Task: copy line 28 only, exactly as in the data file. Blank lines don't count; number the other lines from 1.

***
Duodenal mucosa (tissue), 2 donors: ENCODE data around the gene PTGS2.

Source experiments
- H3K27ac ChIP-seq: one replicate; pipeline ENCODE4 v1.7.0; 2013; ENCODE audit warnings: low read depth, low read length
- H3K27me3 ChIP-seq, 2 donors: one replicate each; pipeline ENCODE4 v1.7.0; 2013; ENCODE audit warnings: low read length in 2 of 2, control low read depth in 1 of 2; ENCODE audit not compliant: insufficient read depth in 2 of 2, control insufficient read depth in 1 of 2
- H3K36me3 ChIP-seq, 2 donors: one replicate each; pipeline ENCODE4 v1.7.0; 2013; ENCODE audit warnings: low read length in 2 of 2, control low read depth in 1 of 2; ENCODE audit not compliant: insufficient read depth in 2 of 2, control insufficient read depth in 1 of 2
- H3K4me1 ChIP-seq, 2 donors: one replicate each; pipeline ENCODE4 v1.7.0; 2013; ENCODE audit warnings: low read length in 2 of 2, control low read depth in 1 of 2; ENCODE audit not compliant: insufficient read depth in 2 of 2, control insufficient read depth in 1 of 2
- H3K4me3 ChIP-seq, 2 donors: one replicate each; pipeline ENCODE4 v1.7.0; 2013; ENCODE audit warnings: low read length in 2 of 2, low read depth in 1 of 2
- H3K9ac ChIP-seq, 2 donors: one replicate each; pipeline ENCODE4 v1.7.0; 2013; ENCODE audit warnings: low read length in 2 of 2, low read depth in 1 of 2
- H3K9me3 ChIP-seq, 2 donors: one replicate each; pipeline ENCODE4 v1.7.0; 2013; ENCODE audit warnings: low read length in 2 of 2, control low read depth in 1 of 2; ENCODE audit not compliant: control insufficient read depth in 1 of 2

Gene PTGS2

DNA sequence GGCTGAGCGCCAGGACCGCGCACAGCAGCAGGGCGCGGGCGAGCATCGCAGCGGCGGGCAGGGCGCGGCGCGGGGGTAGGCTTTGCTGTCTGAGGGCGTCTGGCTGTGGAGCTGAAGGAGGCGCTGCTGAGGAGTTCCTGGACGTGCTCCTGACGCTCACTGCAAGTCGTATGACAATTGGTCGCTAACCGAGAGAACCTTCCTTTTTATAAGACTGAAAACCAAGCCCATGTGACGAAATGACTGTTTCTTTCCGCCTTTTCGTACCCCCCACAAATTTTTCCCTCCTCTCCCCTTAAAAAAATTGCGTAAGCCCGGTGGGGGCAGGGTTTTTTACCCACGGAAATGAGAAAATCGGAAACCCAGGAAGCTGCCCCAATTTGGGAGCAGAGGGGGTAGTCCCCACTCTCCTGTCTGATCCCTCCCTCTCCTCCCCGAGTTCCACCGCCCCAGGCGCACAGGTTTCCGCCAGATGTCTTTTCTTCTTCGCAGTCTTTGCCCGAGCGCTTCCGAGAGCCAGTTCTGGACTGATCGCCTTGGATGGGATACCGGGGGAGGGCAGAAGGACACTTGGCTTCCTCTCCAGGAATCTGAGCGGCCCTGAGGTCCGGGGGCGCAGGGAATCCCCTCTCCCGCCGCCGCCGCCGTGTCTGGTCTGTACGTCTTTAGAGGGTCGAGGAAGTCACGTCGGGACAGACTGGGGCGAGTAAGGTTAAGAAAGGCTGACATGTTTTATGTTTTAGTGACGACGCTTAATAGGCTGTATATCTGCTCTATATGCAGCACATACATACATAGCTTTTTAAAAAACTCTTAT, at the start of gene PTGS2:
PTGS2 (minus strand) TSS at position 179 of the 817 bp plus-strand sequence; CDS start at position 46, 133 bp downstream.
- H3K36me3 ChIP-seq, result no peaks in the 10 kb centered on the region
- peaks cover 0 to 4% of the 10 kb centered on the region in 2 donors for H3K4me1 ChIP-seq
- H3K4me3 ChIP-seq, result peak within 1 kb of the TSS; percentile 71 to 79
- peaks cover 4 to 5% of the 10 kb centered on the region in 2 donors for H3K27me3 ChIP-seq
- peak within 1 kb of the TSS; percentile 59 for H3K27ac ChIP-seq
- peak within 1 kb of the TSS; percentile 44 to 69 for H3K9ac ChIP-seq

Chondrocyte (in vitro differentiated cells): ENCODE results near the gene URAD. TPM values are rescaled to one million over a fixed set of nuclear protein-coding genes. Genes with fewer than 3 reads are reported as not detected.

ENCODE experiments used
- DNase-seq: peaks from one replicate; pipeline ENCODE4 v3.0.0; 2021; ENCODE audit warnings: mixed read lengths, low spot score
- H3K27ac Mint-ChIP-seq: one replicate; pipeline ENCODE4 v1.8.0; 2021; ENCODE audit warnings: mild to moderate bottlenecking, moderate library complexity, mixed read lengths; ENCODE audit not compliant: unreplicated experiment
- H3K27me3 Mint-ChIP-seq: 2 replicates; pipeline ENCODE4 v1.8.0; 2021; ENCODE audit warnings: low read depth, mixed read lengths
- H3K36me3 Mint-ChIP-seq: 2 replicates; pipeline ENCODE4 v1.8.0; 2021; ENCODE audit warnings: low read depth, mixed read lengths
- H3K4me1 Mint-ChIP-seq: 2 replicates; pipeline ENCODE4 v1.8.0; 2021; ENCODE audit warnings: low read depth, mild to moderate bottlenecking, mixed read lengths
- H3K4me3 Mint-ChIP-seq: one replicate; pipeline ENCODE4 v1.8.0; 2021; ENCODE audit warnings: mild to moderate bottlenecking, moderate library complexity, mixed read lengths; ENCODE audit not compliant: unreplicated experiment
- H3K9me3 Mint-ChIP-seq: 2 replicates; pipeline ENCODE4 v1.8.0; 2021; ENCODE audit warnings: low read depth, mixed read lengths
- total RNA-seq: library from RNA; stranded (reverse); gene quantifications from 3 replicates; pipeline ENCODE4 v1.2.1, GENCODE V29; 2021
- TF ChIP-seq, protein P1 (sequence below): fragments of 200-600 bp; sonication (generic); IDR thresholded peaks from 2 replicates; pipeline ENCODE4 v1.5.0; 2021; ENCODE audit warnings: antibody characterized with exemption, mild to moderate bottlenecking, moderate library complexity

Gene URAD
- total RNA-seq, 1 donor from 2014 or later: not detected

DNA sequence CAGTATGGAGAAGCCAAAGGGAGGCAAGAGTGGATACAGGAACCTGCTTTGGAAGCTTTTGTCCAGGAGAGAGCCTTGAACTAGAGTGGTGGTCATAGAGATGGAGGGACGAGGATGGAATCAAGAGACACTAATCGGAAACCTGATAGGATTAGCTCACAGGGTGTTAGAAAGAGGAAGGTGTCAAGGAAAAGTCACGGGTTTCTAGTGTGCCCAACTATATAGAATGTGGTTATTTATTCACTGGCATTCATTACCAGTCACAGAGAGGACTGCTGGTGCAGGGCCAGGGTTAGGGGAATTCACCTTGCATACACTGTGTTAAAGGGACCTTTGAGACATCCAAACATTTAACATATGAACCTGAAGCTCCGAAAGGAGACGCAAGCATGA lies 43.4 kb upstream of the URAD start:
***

- total RNA-seq: library from RNA; stranded (reverse); gene quantifications from 3 replicates; pipeline ENCODE4 v1.2.1, GENCODE V29; 2021